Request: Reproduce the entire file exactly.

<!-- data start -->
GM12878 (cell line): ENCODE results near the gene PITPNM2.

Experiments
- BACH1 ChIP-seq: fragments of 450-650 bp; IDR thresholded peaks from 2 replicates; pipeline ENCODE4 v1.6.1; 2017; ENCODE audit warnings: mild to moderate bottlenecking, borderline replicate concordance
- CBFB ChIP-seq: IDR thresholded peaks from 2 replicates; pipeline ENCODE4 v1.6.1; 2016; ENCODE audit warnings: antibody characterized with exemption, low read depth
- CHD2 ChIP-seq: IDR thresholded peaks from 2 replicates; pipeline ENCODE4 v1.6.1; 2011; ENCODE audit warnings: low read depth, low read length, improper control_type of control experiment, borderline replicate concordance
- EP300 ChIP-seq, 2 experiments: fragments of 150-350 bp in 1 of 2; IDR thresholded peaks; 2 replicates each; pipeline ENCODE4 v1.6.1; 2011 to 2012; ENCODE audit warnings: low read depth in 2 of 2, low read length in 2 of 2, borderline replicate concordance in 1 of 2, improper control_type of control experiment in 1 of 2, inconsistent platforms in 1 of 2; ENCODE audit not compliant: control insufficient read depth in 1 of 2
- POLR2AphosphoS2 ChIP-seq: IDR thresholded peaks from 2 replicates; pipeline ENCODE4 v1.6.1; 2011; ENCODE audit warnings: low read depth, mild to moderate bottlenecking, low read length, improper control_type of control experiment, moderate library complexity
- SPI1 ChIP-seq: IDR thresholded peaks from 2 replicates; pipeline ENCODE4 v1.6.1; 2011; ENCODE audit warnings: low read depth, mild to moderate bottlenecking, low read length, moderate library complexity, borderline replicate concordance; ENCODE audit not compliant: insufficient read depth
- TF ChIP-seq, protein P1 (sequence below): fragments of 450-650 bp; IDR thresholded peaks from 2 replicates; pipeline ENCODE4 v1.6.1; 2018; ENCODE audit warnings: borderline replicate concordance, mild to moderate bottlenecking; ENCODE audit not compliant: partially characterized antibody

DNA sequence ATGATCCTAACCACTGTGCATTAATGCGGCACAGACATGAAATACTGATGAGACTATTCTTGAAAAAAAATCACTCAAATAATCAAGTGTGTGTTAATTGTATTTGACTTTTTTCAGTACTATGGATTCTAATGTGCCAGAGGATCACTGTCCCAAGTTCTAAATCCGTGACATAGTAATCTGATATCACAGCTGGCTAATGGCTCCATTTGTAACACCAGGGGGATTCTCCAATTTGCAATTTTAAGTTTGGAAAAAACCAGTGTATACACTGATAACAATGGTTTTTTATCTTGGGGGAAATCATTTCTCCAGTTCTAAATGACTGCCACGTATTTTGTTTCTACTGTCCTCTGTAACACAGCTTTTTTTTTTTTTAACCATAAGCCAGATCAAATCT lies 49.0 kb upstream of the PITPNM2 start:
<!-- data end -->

GM12878 (cell line): ENCODE results near the gene PITPNM2.

Experiments
- BACH1 ChIP-seq: fragments of 450-650 bp; IDR thresholded peaks from 2 replicates; pipeline ENCODE4 v1.6.1; 2017; ENCODE audit warnings: mild to moderate bottlenecking, borderline replicate concordance
- CBFB ChIP-seq: IDR thresholded peaks from 2 replicates; pipeline ENCODE4 v1.6.1; 2016; ENCODE audit warnings: antibody characterized with exemption, low read depth
- CHD2 ChIP-seq: IDR thresholded peaks from 2 replicates; pipeline ENCODE4 v1.6.1; 2011; ENCODE audit warnings: low read depth, low read length, improper control_type of control experiment, borderline replicate concordance
- EP300 ChIP-seq, 2 experiments: fragments of 150-350 bp in 1 of 2; IDR thresholded peaks; 2 replicates each; pipeline ENCODE4 v1.6.1; 2011 to 2012; ENCODE audit warnings: low read depth in 2 of 2, low read length in 2 of 2, borderline replicate concordance in 1 of 2, improper control_type of control experiment in 1 of 2, inconsistent platforms in 1 of 2; ENCODE audit not compliant: control insufficient read depth in 1 of 2
- POLR2AphosphoS2 ChIP-seq: IDR thresholded peaks from 2 replicates; pipeline ENCODE4 v1.6.1; 2011; ENCODE audit warnings: low read depth, mild to moderate bottlenecking, low read length, improper control_type of control experiment, moderate library complexity
- SPI1 ChIP-seq: IDR thresholded peaks from 2 replicates; pipeline ENCODE4 v1.6.1; 2011; ENCODE audit warnings: low read depth, mild to moderate bottlenecking, low read length, moderate library complexity, borderline replicate concordance; ENCODE audit not compliant: insufficient read depth
- TF ChIP-seq, protein P1 (sequence below): fragments of 450-650 bp; IDR thresholded peaks from 2 replicates; pipeline ENCODE4 v1.6.1; 2018; ENCODE audit warnings: borderline replicate concordance, mild to moderate bottlenecking; ENCODE audit not compliant: partially characterized antibody

DNA sequence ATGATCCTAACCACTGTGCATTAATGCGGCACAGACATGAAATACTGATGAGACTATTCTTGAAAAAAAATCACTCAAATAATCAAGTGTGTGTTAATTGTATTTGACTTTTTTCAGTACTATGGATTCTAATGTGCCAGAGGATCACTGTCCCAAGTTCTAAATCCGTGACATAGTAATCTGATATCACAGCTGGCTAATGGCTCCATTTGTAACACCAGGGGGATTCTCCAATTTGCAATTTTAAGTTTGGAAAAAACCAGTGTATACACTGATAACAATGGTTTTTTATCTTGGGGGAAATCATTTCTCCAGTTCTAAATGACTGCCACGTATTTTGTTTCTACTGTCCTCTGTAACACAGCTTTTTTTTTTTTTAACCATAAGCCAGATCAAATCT lies 49.0 kb upstream of the PITPNM2 start: